PhotoOf all the types of cancer out there, perhaps one of the hardest to detect and treat is pancreatic cancer. The disease, which is diagnosed in over 53,000 people in the U.S. every year and is the fourth-leading cause of cancer death, often can’t be diagnosed until it is in an advanced stage when surgically removing tumors is no longer an option.

However, a new discovery by researchers from the University of Pennsylvania Perelman School of Medicine might change that. In a recent study, they were able to identify two blood biomarkers that may allow medical professionals to detect the disease much earlier and save lives.

"Early detection of cancer has had a critical influence on lessening the impact of many types of cancer, including breast, colon, and cervical cancer. A long-standing concern has been that patients with pancreatic cancer are often not diagnosed until it is too late for the best chance at effective treatment," explains Dr. Robert Vonderheide. "Having a biomarker test for this disease could dramatically alter the outlook for these patients."

Earlier detection

The researchers came upon their discovery after using a human-cell model of pancreatic cancer progression first developed in 2013. With the tool, they genetically modified late stage cancer cells and reverted them back to their stem-cell states. The process enabled them to reprogram the cells to progress to an early cancerous state, which revealed the presence of biomarkers.

The researchers said that tests for one of the biomarkers, called plasma thrombospiondin-2 (THBS2), along with a known later-stage biomarker called CA19-9 allowed a commercially available protein-detection assay to reliably detect the presence of pancreatic cancer in patients.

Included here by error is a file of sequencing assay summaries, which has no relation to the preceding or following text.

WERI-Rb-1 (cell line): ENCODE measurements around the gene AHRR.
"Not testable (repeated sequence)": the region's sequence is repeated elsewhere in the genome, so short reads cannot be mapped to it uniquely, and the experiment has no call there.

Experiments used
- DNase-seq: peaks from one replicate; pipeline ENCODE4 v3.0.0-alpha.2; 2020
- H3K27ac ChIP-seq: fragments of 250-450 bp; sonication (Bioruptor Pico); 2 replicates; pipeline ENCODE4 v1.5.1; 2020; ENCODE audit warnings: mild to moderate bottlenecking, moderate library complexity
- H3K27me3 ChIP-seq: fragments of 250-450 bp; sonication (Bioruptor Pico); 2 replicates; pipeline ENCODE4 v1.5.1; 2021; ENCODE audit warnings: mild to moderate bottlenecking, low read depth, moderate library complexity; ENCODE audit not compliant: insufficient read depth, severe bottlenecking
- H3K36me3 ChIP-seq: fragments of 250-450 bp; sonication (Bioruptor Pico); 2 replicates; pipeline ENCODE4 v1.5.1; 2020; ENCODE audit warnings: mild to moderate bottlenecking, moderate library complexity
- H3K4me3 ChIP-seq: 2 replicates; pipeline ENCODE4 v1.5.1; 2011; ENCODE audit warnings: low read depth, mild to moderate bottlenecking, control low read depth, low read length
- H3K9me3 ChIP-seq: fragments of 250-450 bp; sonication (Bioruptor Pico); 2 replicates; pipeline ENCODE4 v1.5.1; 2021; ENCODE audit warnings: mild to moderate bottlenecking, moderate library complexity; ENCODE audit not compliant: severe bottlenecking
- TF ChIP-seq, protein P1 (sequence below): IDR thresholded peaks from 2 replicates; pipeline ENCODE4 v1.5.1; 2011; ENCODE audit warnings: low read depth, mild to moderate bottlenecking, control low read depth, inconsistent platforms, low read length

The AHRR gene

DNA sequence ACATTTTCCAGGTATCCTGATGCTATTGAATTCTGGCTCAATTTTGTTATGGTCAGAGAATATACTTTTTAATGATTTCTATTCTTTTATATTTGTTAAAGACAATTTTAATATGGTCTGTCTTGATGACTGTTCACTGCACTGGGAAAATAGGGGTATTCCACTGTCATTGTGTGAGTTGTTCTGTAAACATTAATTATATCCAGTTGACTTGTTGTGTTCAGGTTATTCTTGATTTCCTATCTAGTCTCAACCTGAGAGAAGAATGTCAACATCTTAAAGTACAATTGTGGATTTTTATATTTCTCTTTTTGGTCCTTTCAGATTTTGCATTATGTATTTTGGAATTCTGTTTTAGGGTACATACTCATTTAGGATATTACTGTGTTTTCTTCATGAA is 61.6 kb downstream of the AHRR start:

"Positive results for THBS2 or CA19-9 concentrations in the blood consistently and correctly identified all stages of the cancer," said team leader Dr. Ken Zaret. "Notably, THBS2 concentrations combined with CA19-9 identified early stages better than any other known method."

The researchers believe that doctors will be able to use these early-detection biomarkers to test the blood of pancreatic cancer patients and those at high risk for developing pancreatic cancer, especially those who have a first-degree relative with pancreatic cancer, are genetically predisposed to the disease, or have a sudden onset of diabetes after the age of 50.

The full study has been published in Science Translational Medicine.


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